Volume 110, Number 5, June 2015
|Number of page(s)||6|
|Section||Interdisciplinary Physics and Related Areas of Science and Technology|
|Published online||29 June 2015|
Shear bands as bottlenecks in force transmission
1 Department of Mathematics and Statistics, University of Melbourne - Parkville, Victoria 3010, Australia
2 School of Earth Sciences, University of Melbourne - Parkville, Victoria 3010, Australia
3 Department of Civil Engineering, School of Engineering, University of Portland - Portland, OR 97203, USA
4 Université Grenoble Alpes, 3SR - F-38000 Grenoble, France
5 CNRS, 3SR - F-38000 Grenoble, France
6 Department of Civil and Environmental Engineering, University of Tennessee - Knoxville, TN 37996, USA
Received: 20 December 2014
Accepted: 5 June 2015
The formation of shear bands is a key attribute of degradation and failure in soil, rocks, and many other forms of amorphous and crystalline materials. Previous studies of dense sand under triaxial compression and two-dimensional analogues from simulations have shown that the ultimate shear band pattern may be detected in the nascent stages of loading, well before the band's known nucleation point (i.e., around peak stress ratio), as reported in the published literature. Here we construct a network flow model of force transmission to identify the bottlenecks in the contact networks of dense granular media: triaxial compression of Caicos ooid and Ottawa sand and a discrete element simulation of simple shear. The bottlenecks localise in the nascent stages of loading —in the location where the persistent shear band ultimately forms. This corroborates recent findings on vortices that suggest localised failure is a progressive process of degradation, initiating early in the loading history at sites spanning the full extent, yet confined to a subregion, of the sample. Bottlenecks are governed by the local and global properties of the sample fabric and the grain kinematics. Grains with large rotations and/or contacts having minimal load-bearing capacities per se do not identify the bottlenecks early in the loading history.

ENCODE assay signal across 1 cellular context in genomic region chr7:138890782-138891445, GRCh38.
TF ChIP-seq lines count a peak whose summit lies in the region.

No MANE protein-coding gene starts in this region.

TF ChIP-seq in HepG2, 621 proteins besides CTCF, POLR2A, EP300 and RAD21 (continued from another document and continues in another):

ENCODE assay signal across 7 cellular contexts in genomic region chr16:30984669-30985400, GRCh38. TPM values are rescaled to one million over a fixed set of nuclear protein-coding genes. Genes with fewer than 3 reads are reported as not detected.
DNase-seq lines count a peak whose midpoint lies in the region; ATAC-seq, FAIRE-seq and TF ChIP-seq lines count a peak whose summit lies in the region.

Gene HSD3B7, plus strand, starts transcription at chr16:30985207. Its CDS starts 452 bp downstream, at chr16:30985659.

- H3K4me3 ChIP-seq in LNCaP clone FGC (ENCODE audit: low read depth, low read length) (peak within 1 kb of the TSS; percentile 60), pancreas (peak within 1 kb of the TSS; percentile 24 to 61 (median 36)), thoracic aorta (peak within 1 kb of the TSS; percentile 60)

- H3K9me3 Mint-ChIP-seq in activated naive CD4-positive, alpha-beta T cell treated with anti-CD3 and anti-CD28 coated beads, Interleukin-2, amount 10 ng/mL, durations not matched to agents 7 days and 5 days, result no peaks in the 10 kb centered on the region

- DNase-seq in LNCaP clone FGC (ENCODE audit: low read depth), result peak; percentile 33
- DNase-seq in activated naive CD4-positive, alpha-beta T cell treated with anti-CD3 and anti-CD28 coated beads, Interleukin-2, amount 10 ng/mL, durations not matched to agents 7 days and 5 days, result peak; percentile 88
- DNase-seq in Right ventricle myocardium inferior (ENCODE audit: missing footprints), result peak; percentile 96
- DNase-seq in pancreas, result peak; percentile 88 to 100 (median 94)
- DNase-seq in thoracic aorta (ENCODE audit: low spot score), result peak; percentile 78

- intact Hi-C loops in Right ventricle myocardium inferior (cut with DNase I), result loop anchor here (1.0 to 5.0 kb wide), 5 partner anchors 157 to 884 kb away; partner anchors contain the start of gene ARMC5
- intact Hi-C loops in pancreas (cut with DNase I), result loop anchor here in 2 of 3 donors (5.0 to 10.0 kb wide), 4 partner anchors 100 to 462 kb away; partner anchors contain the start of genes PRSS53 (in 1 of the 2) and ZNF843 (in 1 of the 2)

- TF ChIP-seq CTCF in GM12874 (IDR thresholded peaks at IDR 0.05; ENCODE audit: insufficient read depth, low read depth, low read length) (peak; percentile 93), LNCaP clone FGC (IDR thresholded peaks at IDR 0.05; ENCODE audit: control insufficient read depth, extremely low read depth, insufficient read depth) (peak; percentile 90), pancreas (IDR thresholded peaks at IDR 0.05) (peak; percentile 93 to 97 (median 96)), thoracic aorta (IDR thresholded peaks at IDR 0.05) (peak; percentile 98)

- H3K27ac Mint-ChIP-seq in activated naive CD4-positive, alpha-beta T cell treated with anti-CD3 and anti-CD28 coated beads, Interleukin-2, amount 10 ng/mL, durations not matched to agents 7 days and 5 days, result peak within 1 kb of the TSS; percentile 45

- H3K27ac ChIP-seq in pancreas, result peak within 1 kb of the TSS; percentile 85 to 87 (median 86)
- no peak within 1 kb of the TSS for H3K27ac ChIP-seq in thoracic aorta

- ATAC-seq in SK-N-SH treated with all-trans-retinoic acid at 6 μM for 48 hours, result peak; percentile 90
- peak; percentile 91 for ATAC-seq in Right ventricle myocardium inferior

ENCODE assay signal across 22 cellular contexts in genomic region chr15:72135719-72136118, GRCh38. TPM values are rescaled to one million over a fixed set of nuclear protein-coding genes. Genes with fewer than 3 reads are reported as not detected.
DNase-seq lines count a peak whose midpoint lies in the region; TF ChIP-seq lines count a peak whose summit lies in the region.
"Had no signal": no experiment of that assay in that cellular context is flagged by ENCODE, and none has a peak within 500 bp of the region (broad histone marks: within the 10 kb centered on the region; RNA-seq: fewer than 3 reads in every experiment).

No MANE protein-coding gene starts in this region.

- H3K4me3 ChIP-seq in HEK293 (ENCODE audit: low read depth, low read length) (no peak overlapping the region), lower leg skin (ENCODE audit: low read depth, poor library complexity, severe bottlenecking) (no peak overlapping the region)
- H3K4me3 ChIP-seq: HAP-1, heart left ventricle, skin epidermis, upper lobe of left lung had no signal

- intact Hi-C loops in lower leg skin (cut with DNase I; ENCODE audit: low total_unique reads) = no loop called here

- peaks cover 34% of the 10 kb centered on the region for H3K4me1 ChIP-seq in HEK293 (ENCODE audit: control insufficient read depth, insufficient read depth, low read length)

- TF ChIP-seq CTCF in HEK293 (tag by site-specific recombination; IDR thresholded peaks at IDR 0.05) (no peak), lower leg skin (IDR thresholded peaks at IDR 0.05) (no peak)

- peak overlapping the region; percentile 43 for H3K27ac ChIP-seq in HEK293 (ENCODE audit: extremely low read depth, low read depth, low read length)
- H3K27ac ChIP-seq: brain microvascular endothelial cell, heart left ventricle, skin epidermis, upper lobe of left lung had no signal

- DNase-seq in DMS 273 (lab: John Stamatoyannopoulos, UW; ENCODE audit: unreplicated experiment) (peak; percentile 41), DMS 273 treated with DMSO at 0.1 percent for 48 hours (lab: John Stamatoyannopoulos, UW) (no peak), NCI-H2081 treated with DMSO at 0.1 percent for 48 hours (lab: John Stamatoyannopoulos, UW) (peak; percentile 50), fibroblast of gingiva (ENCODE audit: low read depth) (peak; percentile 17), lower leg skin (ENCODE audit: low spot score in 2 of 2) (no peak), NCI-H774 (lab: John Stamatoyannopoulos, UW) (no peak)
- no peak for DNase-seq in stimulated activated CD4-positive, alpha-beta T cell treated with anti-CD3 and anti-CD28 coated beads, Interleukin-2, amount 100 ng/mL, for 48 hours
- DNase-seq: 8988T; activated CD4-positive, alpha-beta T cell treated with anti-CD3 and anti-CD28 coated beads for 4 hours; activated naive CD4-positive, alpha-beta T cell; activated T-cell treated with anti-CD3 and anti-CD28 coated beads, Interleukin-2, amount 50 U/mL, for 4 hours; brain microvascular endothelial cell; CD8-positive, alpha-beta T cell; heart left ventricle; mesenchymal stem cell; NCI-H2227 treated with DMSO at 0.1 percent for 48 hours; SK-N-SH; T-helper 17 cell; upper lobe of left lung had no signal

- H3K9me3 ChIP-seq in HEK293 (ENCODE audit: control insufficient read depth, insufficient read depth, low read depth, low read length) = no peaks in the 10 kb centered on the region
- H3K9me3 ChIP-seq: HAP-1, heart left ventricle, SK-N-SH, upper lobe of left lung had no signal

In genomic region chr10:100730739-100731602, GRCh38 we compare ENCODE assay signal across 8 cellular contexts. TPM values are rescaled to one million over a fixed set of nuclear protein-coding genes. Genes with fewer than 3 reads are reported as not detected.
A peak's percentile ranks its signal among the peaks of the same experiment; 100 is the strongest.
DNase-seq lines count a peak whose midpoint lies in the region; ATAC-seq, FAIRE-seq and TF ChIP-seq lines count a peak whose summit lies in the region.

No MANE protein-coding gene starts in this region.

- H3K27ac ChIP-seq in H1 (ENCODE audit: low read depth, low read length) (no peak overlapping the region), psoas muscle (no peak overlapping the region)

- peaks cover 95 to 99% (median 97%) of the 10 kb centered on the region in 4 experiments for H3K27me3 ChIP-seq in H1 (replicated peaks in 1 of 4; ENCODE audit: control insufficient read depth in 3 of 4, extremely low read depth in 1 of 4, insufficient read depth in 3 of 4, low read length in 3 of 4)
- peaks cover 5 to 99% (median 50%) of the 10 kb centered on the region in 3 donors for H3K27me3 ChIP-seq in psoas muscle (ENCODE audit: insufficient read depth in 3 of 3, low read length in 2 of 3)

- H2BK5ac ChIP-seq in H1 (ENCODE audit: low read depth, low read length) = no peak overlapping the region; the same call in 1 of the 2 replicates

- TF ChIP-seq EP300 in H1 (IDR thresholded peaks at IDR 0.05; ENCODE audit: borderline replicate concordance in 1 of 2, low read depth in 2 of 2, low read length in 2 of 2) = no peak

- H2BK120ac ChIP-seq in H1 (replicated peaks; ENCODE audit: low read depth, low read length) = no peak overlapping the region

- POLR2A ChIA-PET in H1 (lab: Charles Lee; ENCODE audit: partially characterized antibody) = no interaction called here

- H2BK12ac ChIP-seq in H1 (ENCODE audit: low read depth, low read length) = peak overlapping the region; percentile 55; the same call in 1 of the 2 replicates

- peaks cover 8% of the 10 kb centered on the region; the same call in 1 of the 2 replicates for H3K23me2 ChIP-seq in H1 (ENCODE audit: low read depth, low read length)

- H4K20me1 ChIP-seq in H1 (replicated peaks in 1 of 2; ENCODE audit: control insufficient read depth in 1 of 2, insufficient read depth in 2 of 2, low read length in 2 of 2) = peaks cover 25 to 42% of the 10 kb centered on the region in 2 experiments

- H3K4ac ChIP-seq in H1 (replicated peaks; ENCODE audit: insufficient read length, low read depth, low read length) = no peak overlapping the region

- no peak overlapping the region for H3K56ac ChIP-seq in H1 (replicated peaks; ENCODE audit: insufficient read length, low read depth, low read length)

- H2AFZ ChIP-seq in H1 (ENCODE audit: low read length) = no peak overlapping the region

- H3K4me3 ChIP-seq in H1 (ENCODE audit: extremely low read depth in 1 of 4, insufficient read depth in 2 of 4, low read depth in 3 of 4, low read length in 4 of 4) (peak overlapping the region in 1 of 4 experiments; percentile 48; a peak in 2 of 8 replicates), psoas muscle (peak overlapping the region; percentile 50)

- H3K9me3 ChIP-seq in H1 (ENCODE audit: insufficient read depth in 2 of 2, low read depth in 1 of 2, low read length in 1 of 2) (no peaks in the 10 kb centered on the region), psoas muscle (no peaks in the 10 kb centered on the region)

PACS: 81.05.Rm – Porous materials; granular materials / 05.10.-a – Computational methods in statistical physics and nonlinear dynamics
© EPLA, 2015
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